Why Leaders Need to Understand Mental Health

Jann FreedLeading, Living Leave a Comment

This post is a follow up to my blog post “Why Workplaces Would Improve if Men had more Friends.”  As I thought more about the topic, it is not just workplaces, but society in general needs to understand the crisis taking place.  This crisis is affecting families, workplaces, and most relationships.  

Recently, I attended an event that I can’t stop thinking about:  “Rebound with Courage:  An Evening with Royce White.”  This was hosted by the Des Moines Pastoral Counseling Center (DMPCC).  For people in Iowa, Royce White was a hero as a basketball star for Iowa State University (ISU).  His 2011-12 season at ISU was one of the best.  White led the team in all five categories–scoring, rebounding, assists, steals, and blocks!  And he was the only NCAA player to accomplish that.  But White was also becoming a mental health advocate because he suffers from anxiety.  White was selected 16th overall in the NBA draft to the Houston Rockets.  But Royce White is much more than a 6 foot 8 inch point guard.Image may contain: 2 people, people standing and indoor

Photo:  Sarah Hayes

DMPCC brought White to be their keynote speaker as a result of a committee that started meeting three years ago and realized three concerns:

  1. 9 of 10 graduating to become therapists are women. The DMPCC often receive requests for a male therapist. How can we satisfy this need?
  2. DMPCC is known for the “Women Helping Women” event.  It is their primary fundraising event and very successful in raising funds and in increasing their brand recognition based on binary gender. What more can we do?
  3. DMPCC want to grow as providers and be advocates for the issues of mental health that are specific to boys and men, who are less likely to seek help and more likely to harm self or others.  How can we serve the needs of more males? From The Presentation Project, we learn that boys are subjected conflicting messages on a daily basis. “Messages that favor dominance over empathy. Physical strength over compassion. Violence over kindness. Sex over love. It’s a hard time to be a boy, and the facts are something that should give us all pause. Today, boys are more likely to be expelled or kicked out of school than girls. Young men are only 43 percent of enrollees in post-secondary institutions. Boys are more likely to engage in violent crime, binge drinking, and drugs. Male campus sexual assault is commonplace, and mass shootings involving boys and men have become an epidemic. Jails are packed to the rafters with men. And men commit 79 percent of all suicides in the United States. The status quo is unacceptable.”

Given these statistics, boys and men are less likely to reach out for help.  Royce White said “Mental health is the greatest social issue we face.” But White reminded us that males are asking for help, but in a different way.  They act out by using anger, rage, violence.  They numb out using alcohol, drugs, the internet, or anything that numbs their feelings.  They are screaming for help and we need to wake up and do something about this because status quo is not acceptable.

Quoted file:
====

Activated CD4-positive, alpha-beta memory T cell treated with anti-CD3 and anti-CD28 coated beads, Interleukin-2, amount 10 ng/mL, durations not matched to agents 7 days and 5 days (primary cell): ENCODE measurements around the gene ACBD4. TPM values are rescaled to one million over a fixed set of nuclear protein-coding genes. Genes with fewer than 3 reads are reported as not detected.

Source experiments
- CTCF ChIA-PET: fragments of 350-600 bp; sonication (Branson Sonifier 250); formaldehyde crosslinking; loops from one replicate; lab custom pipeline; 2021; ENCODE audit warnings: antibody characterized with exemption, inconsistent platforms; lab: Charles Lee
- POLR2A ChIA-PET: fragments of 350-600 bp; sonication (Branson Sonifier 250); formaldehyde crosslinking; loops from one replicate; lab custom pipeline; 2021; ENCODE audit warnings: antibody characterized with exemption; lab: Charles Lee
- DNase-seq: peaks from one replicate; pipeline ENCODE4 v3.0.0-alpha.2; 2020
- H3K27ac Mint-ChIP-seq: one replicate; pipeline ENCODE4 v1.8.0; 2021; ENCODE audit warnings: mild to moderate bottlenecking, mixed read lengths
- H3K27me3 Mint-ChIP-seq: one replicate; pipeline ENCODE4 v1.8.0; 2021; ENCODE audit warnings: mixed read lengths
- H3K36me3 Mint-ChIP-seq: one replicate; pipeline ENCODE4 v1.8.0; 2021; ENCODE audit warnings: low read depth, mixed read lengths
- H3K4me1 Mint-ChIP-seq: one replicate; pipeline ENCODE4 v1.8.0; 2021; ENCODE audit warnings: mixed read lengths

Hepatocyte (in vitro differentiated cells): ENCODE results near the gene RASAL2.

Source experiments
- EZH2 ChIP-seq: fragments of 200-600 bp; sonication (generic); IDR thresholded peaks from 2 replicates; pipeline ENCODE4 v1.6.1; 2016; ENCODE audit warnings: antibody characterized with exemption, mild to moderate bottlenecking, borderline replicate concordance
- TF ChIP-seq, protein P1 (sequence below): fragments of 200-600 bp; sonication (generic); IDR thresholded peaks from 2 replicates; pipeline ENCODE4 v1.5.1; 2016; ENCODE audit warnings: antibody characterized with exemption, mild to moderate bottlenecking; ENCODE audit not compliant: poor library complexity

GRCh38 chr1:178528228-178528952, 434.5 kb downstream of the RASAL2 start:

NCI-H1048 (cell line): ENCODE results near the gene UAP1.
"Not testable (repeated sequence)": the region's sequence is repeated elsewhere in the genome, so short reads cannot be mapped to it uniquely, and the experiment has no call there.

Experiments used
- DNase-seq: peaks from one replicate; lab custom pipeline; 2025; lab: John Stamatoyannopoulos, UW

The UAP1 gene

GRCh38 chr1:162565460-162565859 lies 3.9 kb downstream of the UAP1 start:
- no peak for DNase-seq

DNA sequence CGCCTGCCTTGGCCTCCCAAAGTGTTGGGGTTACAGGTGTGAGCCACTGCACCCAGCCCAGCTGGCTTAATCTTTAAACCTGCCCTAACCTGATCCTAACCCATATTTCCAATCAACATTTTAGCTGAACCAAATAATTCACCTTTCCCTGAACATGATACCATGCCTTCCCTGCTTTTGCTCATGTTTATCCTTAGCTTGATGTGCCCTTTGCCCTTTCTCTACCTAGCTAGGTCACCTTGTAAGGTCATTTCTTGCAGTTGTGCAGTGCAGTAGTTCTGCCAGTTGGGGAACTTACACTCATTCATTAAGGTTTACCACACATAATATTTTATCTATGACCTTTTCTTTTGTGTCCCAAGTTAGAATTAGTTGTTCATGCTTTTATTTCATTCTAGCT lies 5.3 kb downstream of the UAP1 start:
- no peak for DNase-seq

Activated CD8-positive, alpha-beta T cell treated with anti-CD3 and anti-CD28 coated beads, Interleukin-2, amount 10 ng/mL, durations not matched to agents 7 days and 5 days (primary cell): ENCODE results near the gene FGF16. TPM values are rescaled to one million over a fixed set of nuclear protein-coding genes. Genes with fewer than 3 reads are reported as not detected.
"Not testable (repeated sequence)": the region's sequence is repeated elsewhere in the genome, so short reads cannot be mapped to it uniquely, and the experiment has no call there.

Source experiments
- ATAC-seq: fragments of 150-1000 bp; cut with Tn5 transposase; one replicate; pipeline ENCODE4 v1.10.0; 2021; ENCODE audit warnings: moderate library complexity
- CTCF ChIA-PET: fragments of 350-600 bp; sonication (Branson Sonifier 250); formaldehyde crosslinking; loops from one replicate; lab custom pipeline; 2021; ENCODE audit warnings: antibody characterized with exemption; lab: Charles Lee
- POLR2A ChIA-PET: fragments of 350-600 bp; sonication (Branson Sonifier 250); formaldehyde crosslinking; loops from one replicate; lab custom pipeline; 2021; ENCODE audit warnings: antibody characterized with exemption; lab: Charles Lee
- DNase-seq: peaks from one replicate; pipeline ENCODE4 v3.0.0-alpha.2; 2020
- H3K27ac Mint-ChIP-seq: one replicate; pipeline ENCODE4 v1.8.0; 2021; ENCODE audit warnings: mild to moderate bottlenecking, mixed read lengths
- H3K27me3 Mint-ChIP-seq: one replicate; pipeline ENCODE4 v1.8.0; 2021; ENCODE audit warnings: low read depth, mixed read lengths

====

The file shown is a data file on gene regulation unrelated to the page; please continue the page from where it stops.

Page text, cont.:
White is not playing for a NBA team even though he knows he could and thinks he should be playing.  He shared the reactions and negativity he has received for speaking out about mental health issues.  One of the main points that stuck with me was when he compared the NBA to a business.  He said, “The NBA is a business so why don’t they want their players to be healthy both physically and mentally.  Organizations should want their employees to be at the top of their game in order to be the most productive and satisfied.”  This makes perfect sense.  When employees have physical issues, the goal is to help them heal.  The same should be true for our mental health.

Jesse Lyn Stoner wrote a post that is a great read:  “Why Men Don’t Have Friends and Why Women Should Care.” What Stoner describes matters in the workplace.  We may not have to deal with #metoo issues if people could get the help they need to process issues in healthy ways.  Jesse Eisenberg is in a new movie “The Art of Self-Defense” that is being marketed as a critique of modern masculinity.  It is being described as “a dark comedy that’s equal parts amusing and disturbing.” As they say, truth is often stranger than fiction.

A topic that is trending is toxic masculinity defined as adherence to traditional male gender roles that restrict the kinds of emotions allowable for boys and men to express, including social expectations that men seek to be dominant (the “alpha male”) and limit their emotional range primarily to expressions of anger.  Males need to realize it is possible to be masculine without being toxic and creating toxic workplaces.

Royce White is an effective speaker with a strong message.  He is charismatic and is rebounding with courage.  It takes courage to not let money drive all decisions.  There is no doubt that he has forfeited millions, but he is on a mission to help people understand mental health issues.  He said, “Mental health is like physical health.  We all have both.  It is a matter of how well we are functioning in each.”  And how well we function affects all of our relationships wherever we go–home, workplace, community.  White made it seem natural to be vulnerable–that vulnerability is a true strength.

As the mother of three sons, White’s message got my full attention.  We all need to get the help we need when we need it.  We all need to rebound with courage.  It takes courage to seek help and it takes courage to help others.

Whom do you know who could use some help?

Who is numbing themselves so that they don’t have to deal with their issues?  

How might you help them?  Do you have the courage?  

To watch a 13 minute video clip of Royce White’s presentation, click here (and page down).